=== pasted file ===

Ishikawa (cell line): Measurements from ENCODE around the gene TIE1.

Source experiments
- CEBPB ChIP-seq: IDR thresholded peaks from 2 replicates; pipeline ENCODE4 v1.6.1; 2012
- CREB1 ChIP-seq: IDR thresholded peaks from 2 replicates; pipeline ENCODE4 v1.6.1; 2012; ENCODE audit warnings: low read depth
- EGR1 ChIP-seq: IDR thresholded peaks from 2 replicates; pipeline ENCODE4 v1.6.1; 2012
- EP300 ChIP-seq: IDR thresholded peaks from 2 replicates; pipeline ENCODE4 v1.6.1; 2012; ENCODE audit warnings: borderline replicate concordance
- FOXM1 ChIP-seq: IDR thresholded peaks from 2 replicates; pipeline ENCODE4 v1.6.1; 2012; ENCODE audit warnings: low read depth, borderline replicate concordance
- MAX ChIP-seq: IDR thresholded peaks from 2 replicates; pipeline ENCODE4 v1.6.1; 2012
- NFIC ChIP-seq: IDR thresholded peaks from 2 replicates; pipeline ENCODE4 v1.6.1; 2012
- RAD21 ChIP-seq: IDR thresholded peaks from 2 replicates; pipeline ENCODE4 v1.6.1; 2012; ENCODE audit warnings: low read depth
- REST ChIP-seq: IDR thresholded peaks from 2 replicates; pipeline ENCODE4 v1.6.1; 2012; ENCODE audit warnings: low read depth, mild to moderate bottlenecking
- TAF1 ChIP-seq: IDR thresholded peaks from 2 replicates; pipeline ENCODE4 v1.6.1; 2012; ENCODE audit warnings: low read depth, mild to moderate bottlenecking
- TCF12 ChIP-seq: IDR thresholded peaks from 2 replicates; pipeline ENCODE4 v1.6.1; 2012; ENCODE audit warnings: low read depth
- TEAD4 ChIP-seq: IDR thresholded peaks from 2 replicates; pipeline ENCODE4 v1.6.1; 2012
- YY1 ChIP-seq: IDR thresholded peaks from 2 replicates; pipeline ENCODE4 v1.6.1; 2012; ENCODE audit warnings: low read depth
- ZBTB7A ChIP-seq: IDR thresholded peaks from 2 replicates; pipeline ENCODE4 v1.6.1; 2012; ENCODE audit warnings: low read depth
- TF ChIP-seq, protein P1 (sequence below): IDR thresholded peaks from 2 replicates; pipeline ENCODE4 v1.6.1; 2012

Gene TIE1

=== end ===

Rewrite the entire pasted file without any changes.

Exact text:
Ishikawa (cell line): Measurements from ENCODE around the gene TIE1.

Source experiments
- CEBPB ChIP-seq: IDR thresholded peaks from 2 replicates; pipeline ENCODE4 v1.6.1; 2012
- CREB1 ChIP-seq: IDR thresholded peaks from 2 replicates; pipeline ENCODE4 v1.6.1; 2012; ENCODE audit warnings: low read depth
- EGR1 ChIP-seq: IDR thresholded peaks from 2 replicates; pipeline ENCODE4 v1.6.1; 2012
- EP300 ChIP-seq: IDR thresholded peaks from 2 replicates; pipeline ENCODE4 v1.6.1; 2012; ENCODE audit warnings: borderline replicate concordance
- FOXM1 ChIP-seq: IDR thresholded peaks from 2 replicates; pipeline ENCODE4 v1.6.1; 2012; ENCODE audit warnings: low read depth, borderline replicate concordance
- MAX ChIP-seq: IDR thresholded peaks from 2 replicates; pipeline ENCODE4 v1.6.1; 2012
- NFIC ChIP-seq: IDR thresholded peaks from 2 replicates; pipeline ENCODE4 v1.6.1; 2012
- RAD21 ChIP-seq: IDR thresholded peaks from 2 replicates; pipeline ENCODE4 v1.6.1; 2012; ENCODE audit warnings: low read depth
- REST ChIP-seq: IDR thresholded peaks from 2 replicates; pipeline ENCODE4 v1.6.1; 2012; ENCODE audit warnings: low read depth, mild to moderate bottlenecking
- TAF1 ChIP-seq: IDR thresholded peaks from 2 replicates; pipeline ENCODE4 v1.6.1; 2012; ENCODE audit warnings: low read depth, mild to moderate bottlenecking
- TCF12 ChIP-seq: IDR thresholded peaks from 2 replicates; pipeline ENCODE4 v1.6.1; 2012; ENCODE audit warnings: low read depth
- TEAD4 ChIP-seq: IDR thresholded peaks from 2 replicates; pipeline ENCODE4 v1.6.1; 2012
- YY1 ChIP-seq: IDR thresholded peaks from 2 replicates; pipeline ENCODE4 v1.6.1; 2012; ENCODE audit warnings: low read depth
- ZBTB7A ChIP-seq: IDR thresholded peaks from 2 replicates; pipeline ENCODE4 v1.6.1; 2012; ENCODE audit warnings: low read depth
- TF ChIP-seq, protein P1 (sequence below): IDR thresholded peaks from 2 replicates; pipeline ENCODE4 v1.6.1; 2012

Gene TIE1